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Dude, Where's My Earthquake Warning System?

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A test of the ShakeAlert system depicts a fictional 8.0 quake, with an estimate of shaking intensity and countdown until it starts. (CISN)

One year ago, in the pre-dawn hours of a Sunday morning, thousands of people were jounced out of their beds when a magnitude-6 earthquake struck the Napa Valley. The shaking claimed at least one life, injured more than 200, and brought down whole sections of buildings in Napa and Vallejo.

For years Californians have been hoping for some kind of warning system that would provide even a few seconds to prepare. Japan has it. Mexico has it. But don’t expect to see it in California for a while.

“It’s a big project,” says Jennifer Strauss. She and her coleagues at UC Berkeley’s seismology lab working with several universities, and state and federal agencies on ShakeAlert, the prototype system for California’s first statewide warning system for earthquakes.

“That’s the goal of the ShakeAlert project for all of us involved,” says Strauss. “We want it to be just a thing that everybody has in their daily life as part of preparedness and safety.


But two years after state lawmakers passed a law authorizing the project, we are far from that goal.

Obstacle 1: Getting the Word Out

“The technology is getting here,” she says, “but it’s figuring out how to move beyond the academic exercise of, ‘Is this scientifically possible?’ and moving into the realm of, how do you get an alert to people?”

That’s proving to be the bigger challenge. The “Amber alert” model, where it instantly goes to everybody’s cell phone turns out to be more of a technical challenge with earthquakes.

A nearer-term goal is getting an operational version into hospitals and businesses where even a few seconds notice could save lives, not to mention millions of dollars.

Obstacle 2: Money

Building out the system is estimated to cost at least $80 million. That seems like a trivial sum given that a magnitude-6 quake in Napa caused five times that in damage. But Senator Alex Padilla’s bill from 2013 didn’t provide any government funding. Some federal assistance has trickled in, and state officials are looking for private partners to help fund the system.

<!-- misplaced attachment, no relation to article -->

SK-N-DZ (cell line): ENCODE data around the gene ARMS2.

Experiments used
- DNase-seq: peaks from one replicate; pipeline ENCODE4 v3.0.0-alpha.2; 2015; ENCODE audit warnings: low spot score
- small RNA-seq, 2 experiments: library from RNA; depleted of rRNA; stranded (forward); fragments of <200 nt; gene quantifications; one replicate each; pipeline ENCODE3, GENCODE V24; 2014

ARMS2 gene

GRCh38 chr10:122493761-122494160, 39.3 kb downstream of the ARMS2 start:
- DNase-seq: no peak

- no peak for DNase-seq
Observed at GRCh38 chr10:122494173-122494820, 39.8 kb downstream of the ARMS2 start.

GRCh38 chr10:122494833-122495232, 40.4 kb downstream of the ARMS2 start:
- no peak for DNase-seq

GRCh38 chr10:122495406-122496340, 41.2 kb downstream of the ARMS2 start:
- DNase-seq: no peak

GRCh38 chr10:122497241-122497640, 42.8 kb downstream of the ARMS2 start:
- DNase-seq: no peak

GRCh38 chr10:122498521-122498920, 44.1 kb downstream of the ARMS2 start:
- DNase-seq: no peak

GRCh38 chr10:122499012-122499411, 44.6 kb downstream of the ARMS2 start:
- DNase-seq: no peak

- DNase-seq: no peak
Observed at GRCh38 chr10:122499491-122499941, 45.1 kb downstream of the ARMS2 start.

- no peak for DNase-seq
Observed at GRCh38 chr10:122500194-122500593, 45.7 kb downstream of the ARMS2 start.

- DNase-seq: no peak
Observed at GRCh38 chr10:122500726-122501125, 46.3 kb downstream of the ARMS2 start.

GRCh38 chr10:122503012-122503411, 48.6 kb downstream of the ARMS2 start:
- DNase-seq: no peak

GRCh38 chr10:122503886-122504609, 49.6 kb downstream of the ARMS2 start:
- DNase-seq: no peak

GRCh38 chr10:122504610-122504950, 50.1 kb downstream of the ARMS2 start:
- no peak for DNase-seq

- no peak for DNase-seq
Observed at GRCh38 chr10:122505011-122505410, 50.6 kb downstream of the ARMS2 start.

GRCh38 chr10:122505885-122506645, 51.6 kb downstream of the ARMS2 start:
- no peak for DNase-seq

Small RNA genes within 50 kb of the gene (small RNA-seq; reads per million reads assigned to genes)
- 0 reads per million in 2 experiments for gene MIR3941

For now, ShakeAlert remains in its beta phase, being tested by selected institutions. A program installed on personal computers includes a visual and audio alert (“Earthquake! Earthquake!”), announces how intense the shaking is likely to be, and provides a countdown in seconds. When the earth moved in the Napa Valley, testers in Berkeley got about ten seconds of warning before the first rumbles arrived. The farther from the epicenter, the more notice it provides.

ShakeAlert offered about 10 seconds of warning to testers in the East Bay. Those "right on top" of the epicenter would likely have less warning.
ShakeAlert offered about 10 seconds of warning to testers in the East Bay. Those “right on top” of the epicenter would likely have less warning. (Erol Kalkan / USGS)

Obstacle 3: Accuracy

But it’s not perfect. As it stands right now, Strauss says ShakeAlert is about 90 percent accurate — that is about one in ten alerts may be a false alarm.

“You don’t want an alert going out and have no shaking, as much as you don’t want shaking with no alert,” warns Timothy Strack, who chairs the state’s Seismic Safety Commission, and is on the steering committee for the warning system. He says even 90 percent reliability probably won’t pass muster with policymakers who will need to sign off on the system.

“We can’t have that with an early warning system for earthquake because we need the system to have credibility so if it alerts, it’s coming,” he says.

Eliminating false alarms is just one of multiple technical challenges yet to be overcome. Strauss says the number of sensors around the state, now numbering about 400, needs to more than double in order to provide a reliable system.

“In California the geography, compounded with where we like to put all our people, makes this very tricky,” says Strauss. “You need very fast telemetry, you need very fast processing speed, you need very fast communications in order to warn people who are sitting directly on top of a fault.”

Obstacle 4: Bureaucracy

Every Californian knows it’s coming, the Big One or “a” big one. They just don’t know when. Nor does anyone seem to know when a workable statewide warning system will be ready for prime time.

“I wish I could guess,” says Strack.

“We need to take that next step to engaging the public and local government, water districts, to see what they really feel is best for an early warning system.”

Strack says that day when all Californians can have it on their cell phones: we’re no closer to that than when the Napa quake struck, one year ago.

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